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Free and open to the public.
How does a Mexican-American, the son of immigrants, a child of the border, la frontera, leave home and move to the heart of gringo America? How does he adapt to the worlds of wealth, elite universities, the rush and power of New York City? How does he make peace with a stern old-fashioned father who has only known hard field labor his whole life? With echoes of Dreiser’s American Tragedy and Fitzgerald’s Gatsby, Troncoso tells his luminous stories through the lens of an exile adrift in the 21st century, his characters suffering from the loss of culture and language, the loss of roots and home as they adapt to the glittering promises of new worlds which ultimately seem so empty.
Continue reading “Book Reading and Signing, Sergio Troncoso, A Peculiar Kind of Immigrant’s Son”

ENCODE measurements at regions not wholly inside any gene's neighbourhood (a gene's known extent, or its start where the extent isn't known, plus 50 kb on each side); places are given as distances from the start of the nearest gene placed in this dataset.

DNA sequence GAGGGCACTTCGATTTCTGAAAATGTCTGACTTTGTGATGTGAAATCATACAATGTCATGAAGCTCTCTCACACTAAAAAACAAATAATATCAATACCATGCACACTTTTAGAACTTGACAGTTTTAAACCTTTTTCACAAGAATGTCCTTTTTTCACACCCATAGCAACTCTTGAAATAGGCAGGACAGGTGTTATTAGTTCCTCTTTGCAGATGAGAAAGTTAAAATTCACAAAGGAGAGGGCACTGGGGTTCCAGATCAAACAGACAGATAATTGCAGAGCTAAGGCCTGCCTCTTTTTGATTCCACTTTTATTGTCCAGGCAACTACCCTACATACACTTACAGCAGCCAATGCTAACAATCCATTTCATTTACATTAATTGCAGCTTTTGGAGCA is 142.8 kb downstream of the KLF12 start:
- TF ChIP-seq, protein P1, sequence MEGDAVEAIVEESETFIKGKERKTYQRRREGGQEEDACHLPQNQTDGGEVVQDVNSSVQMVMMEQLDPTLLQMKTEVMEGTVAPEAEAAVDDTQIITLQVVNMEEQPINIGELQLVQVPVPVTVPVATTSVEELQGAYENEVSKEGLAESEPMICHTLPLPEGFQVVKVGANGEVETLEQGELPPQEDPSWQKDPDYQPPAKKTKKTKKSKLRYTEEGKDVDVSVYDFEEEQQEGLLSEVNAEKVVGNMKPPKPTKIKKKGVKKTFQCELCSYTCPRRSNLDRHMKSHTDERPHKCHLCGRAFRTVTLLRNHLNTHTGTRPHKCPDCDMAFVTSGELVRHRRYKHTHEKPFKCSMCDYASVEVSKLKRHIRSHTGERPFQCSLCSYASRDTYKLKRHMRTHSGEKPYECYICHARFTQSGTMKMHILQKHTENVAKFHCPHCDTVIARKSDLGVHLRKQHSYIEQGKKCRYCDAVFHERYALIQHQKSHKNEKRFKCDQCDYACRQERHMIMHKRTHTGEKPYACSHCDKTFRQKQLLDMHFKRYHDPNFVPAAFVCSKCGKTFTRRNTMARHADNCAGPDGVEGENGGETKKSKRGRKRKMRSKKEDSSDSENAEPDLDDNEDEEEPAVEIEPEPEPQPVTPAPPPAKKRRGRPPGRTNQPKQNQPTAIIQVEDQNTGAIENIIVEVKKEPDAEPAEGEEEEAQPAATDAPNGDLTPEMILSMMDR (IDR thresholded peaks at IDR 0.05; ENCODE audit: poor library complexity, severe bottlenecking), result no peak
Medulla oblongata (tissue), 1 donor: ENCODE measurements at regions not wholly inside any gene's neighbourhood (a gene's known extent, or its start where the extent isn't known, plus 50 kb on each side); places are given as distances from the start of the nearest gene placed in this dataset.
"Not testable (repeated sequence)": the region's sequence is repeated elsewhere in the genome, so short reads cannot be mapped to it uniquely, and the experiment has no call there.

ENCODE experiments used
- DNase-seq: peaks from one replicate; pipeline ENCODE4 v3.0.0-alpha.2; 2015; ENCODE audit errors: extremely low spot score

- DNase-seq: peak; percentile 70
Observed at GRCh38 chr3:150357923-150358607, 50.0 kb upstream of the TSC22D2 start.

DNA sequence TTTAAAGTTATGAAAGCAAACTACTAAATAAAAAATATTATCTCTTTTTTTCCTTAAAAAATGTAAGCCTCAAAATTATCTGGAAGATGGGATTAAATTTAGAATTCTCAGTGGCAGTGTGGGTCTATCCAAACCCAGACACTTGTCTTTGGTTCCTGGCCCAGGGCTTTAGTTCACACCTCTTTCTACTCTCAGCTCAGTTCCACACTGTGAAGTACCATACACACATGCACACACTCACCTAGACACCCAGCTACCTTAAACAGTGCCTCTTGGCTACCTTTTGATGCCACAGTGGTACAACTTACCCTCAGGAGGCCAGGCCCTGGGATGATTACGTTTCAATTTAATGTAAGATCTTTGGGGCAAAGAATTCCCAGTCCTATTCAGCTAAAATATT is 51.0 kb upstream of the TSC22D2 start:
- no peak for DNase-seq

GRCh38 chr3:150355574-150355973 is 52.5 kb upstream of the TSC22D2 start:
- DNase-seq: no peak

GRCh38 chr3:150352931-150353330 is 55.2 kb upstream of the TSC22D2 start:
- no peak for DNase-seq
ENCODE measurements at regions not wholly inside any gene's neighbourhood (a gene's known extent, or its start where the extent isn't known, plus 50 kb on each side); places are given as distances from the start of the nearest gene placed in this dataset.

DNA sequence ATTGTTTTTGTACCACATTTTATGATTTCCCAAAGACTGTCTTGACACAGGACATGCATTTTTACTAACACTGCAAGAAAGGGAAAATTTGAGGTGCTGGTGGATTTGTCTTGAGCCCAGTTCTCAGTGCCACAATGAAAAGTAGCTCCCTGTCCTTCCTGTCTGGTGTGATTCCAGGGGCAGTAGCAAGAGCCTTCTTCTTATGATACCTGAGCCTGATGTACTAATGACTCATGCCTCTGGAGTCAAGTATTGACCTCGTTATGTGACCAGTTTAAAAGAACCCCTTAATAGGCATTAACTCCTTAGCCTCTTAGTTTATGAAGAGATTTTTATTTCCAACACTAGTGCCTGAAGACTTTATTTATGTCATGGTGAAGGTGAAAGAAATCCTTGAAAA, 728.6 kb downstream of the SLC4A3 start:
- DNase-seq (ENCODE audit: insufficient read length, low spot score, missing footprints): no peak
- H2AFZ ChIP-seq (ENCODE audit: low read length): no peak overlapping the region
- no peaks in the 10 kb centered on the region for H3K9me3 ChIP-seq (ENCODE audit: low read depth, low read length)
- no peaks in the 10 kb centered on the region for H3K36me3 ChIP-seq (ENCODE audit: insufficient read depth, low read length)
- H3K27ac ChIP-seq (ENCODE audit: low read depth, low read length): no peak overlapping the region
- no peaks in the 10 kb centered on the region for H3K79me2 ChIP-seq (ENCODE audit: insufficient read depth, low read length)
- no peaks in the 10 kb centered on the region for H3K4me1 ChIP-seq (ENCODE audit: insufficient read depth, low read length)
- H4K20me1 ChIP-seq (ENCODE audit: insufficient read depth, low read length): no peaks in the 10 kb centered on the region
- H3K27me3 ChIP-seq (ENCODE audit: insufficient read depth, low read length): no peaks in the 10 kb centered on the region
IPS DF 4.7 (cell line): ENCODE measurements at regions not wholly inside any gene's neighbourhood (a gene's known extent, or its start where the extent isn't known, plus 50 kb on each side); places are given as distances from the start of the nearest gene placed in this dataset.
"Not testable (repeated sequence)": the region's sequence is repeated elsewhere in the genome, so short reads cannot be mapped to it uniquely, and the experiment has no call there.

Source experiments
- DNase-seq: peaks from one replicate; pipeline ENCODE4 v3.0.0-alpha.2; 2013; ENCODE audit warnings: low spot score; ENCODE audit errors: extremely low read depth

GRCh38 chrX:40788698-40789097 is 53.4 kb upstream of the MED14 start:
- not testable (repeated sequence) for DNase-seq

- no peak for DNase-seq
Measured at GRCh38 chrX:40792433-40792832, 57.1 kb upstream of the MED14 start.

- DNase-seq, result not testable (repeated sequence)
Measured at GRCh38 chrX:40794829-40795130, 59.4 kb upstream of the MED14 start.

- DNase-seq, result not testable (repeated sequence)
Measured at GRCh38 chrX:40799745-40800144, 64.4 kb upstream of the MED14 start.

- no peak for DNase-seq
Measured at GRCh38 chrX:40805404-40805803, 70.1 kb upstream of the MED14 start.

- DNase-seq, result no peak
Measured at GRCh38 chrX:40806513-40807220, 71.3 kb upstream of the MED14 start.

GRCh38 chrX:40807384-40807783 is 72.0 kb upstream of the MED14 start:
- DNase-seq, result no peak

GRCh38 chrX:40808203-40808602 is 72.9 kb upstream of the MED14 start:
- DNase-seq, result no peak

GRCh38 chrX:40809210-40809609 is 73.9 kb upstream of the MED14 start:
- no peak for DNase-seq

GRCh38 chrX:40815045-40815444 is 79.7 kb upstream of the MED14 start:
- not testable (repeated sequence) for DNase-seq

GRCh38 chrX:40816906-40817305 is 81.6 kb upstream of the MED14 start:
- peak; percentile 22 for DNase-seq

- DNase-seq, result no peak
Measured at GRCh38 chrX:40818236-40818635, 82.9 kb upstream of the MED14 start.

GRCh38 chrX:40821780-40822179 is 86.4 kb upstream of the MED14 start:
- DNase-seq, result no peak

Jaima Chevalier’s book Fringe is a tribute to flamenco legend María Benitez and includes almost 200 rare and exclusive images from locally famous to world-renowned photographers, all showcasing Benítez’s central role in dance history. Beníitez is an iconic figure in American flamenco. Her riveting story begins with the complexity of her mixed Native American and Puerto Rican heritage followed by her extraordinary journey as a young woman leaving her home on the outskirts of Taos Pueblo to study flamenco in Spain. From the inherent irony of her identity as a Native American woman striving to master the art of a culture that had colonized the Southwestern United States, she grew into an artist driven to forge her own way in the world, starting a business, , a non-profit institution, a school, and a professional touring company. Her illustrious career, from appearances in film and television to stages across the world, is an inspiration to artists, students of history, and seekers of core human truths. Her ability to overcome both racial and gender discrimination made her equally comfortable on the Metropolitan Opera stage as well as dancing around a gypsy campfire–all coalescing to make her story one that dances straight into the heart of what it means to be an American original.